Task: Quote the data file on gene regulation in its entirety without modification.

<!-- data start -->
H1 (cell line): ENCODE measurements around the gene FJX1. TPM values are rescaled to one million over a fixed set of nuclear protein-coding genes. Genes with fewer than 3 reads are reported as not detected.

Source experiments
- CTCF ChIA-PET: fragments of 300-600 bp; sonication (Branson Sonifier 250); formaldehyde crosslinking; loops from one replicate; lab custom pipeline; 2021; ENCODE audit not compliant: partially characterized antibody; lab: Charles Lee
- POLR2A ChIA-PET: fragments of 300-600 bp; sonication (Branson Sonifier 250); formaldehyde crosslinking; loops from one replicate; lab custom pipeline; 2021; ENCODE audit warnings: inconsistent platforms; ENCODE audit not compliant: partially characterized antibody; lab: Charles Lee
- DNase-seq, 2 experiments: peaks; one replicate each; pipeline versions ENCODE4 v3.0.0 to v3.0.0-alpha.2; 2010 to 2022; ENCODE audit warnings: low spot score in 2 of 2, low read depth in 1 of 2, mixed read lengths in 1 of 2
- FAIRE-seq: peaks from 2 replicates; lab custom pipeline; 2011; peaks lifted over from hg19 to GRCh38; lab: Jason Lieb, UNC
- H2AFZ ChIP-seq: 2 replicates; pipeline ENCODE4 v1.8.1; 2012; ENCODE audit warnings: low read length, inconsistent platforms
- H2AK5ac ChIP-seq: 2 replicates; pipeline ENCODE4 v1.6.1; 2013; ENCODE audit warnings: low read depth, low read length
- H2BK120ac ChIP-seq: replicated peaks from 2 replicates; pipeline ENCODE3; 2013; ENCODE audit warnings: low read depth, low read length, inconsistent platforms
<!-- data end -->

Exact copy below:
H1 (cell line): ENCODE measurements around the gene FJX1. TPM values are rescaled to one million over a fixed set of nuclear protein-coding genes. Genes with fewer than 3 reads are reported as not detected.

Source experiments
- CTCF ChIA-PET: fragments of 300-600 bp; sonication (Branson Sonifier 250); formaldehyde crosslinking; loops from one replicate; lab custom pipeline; 2021; ENCODE audit not compliant: partially characterized antibody; lab: Charles Lee
- POLR2A ChIA-PET: fragments of 300-600 bp; sonication (Branson Sonifier 250); formaldehyde crosslinking; loops from one replicate; lab custom pipeline; 2021; ENCODE audit warnings: inconsistent platforms; ENCODE audit not compliant: partially characterized antibody; lab: Charles Lee
- DNase-seq, 2 experiments: peaks; one replicate each; pipeline versions ENCODE4 v3.0.0 to v3.0.0-alpha.2; 2010 to 2022; ENCODE audit warnings: low spot score in 2 of 2, low read depth in 1 of 2, mixed read lengths in 1 of 2
- FAIRE-seq: peaks from 2 replicates; lab custom pipeline; 2011; peaks lifted over from hg19 to GRCh38; lab: Jason Lieb, UNC
- H2AFZ ChIP-seq: 2 replicates; pipeline ENCODE4 v1.8.1; 2012; ENCODE audit warnings: low read length, inconsistent platforms
- H2AK5ac ChIP-seq: 2 replicates; pipeline ENCODE4 v1.6.1; 2013; ENCODE audit warnings: low read depth, low read length
- H2BK120ac ChIP-seq: replicated peaks from 2 replicates; pipeline ENCODE3; 2013; ENCODE audit warnings: low read depth, low read length, inconsistent platforms